The program uses feedback from consumers, manufacturers and retailers and includes product reviews, on-site inspections, testing to ensure compliance to 10 parts per million (ppm) or less, and ongoing compliance, including random product testing. The nature of the certification protocols ensures prevention of contamination and co-mingling, according to QAI.
“The profound growth in the marketplace has necessitated a stronger emphasis on food safety for the 17 million families looking for gluten-free foods,” said Alice Best, founder and president of the National Foundation for Celiac Awareness, Ambler, Pa. “NCFA’s extensive surveying confirms that consumers are seeking a gluten-free certification program that includes ongoing testing and transparency with strict standards that are verified through inspections.”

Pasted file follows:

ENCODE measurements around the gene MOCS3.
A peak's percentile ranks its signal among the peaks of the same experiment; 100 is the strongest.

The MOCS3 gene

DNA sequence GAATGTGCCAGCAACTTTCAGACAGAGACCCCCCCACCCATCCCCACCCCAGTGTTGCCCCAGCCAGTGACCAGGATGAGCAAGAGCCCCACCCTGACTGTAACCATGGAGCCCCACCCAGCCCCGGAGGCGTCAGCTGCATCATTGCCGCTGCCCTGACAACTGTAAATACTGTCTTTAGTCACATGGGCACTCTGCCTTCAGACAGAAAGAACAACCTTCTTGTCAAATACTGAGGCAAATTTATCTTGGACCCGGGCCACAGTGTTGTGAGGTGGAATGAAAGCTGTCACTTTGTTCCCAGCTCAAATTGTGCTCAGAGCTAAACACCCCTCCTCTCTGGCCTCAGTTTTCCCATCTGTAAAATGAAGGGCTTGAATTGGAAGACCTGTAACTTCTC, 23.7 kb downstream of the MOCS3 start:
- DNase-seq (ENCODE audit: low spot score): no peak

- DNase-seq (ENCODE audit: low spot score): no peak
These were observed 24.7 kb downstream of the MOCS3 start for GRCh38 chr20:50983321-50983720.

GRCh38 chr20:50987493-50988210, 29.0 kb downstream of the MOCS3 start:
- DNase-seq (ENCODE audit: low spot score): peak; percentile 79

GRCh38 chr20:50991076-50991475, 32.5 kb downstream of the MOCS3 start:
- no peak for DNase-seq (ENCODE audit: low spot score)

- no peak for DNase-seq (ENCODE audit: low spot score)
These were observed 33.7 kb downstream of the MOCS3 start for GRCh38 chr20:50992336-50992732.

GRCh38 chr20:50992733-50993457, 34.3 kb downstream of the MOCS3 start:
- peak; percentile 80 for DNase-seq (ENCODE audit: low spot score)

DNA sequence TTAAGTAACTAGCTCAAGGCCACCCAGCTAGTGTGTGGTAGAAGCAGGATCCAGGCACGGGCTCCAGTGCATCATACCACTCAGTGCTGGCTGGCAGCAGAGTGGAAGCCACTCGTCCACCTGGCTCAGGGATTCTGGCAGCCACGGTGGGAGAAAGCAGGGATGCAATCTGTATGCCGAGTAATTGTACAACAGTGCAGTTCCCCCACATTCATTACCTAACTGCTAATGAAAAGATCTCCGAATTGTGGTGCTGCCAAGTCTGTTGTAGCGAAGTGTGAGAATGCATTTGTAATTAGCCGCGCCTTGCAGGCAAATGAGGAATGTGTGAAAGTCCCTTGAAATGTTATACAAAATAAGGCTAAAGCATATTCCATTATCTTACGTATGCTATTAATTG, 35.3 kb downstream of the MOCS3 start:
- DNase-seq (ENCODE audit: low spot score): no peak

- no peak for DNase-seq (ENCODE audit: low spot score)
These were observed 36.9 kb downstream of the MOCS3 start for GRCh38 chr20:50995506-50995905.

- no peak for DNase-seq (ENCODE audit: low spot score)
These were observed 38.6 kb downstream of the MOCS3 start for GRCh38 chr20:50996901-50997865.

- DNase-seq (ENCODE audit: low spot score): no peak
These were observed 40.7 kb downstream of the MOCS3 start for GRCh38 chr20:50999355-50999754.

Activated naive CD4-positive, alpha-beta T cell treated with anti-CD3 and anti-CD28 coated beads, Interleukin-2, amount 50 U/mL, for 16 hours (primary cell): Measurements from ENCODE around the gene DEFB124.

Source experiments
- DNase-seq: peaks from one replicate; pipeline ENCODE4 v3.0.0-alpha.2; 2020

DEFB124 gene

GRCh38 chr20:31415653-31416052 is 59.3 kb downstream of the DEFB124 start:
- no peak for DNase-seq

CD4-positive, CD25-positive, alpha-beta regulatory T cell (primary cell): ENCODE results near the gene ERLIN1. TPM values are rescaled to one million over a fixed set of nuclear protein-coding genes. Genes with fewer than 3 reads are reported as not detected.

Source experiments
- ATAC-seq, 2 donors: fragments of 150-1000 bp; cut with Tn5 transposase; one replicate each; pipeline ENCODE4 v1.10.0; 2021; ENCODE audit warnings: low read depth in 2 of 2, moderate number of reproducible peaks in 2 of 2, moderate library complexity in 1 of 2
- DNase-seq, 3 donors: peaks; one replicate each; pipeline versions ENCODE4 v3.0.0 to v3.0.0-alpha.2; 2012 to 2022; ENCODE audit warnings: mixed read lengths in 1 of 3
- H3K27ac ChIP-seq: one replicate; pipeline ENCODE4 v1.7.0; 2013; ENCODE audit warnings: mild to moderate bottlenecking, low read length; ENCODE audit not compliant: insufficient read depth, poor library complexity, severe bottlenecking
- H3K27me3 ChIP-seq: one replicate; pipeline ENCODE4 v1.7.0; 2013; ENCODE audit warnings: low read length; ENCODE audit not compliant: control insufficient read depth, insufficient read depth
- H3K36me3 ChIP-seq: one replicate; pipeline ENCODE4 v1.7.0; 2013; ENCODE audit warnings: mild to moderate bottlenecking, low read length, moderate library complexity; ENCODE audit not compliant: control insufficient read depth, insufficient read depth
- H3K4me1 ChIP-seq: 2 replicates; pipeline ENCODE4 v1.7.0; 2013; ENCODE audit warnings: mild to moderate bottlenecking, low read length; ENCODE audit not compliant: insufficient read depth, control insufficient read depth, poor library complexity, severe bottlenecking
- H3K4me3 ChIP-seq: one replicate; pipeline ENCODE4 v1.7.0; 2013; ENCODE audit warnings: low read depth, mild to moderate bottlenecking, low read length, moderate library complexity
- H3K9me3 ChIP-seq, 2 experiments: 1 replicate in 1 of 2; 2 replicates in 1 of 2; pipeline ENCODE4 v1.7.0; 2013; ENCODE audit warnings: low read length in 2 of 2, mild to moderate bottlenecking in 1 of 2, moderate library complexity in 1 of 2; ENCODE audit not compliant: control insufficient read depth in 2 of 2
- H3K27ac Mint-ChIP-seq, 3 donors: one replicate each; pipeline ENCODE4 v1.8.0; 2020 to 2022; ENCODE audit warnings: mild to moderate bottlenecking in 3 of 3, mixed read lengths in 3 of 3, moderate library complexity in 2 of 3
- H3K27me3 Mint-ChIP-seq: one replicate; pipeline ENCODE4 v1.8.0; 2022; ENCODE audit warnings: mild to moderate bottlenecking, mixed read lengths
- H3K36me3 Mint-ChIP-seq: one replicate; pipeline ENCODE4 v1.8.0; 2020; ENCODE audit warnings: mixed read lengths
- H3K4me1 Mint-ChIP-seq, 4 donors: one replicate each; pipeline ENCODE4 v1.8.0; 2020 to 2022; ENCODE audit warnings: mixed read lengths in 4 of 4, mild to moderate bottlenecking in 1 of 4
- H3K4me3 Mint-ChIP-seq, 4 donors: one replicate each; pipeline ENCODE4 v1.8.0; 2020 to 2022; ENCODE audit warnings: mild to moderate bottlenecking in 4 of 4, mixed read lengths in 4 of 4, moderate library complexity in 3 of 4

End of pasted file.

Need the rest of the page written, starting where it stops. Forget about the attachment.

Jaclyn Bowen, general manager of QAI, San Diego, said, “QAI’s 20-year focus in organic certification has made us experts in the prevention of contamination and co-mingling of ingredients, two skills sets that are critical in verifying and assuring gluten-free status. Nationally, food allergies and the diagnosis of celiac disease are on the rise, and we want to help eliminate confusion for consumers by providing them with a label they can trust based on sound science.”